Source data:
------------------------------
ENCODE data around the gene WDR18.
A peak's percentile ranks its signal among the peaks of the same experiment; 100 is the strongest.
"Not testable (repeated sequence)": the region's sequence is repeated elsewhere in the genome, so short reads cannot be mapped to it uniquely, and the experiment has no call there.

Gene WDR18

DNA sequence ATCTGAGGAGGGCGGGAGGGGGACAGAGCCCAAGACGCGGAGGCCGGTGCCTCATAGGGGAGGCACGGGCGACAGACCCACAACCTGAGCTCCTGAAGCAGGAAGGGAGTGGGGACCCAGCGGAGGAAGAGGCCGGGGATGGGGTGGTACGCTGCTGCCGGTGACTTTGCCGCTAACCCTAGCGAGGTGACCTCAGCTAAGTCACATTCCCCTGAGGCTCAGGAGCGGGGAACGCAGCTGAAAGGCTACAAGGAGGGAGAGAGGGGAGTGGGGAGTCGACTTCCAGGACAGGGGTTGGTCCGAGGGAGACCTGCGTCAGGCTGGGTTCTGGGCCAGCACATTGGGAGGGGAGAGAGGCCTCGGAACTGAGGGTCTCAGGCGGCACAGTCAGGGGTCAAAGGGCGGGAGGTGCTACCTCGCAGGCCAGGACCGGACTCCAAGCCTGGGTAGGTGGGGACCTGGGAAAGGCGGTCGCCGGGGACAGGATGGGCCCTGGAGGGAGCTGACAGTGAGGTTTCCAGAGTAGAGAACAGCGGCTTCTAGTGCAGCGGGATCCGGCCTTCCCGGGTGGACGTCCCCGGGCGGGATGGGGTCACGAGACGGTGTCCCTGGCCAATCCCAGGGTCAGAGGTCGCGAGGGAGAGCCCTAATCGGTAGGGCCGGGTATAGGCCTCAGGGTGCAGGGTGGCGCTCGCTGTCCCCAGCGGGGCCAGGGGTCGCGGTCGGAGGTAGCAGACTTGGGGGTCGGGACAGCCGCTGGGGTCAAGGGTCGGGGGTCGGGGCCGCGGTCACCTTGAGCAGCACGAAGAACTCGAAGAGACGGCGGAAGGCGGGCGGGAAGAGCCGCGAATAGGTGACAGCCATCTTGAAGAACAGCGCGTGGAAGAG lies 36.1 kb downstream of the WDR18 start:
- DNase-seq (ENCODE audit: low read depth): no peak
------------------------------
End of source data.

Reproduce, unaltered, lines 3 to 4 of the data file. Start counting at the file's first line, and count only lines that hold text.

"Not testable (repeated sequence)": the region's sequence is repeated elsewhere in the genome, so short reads cannot be mapped to it uniquely, and the experiment has no call there.

Gene WDR18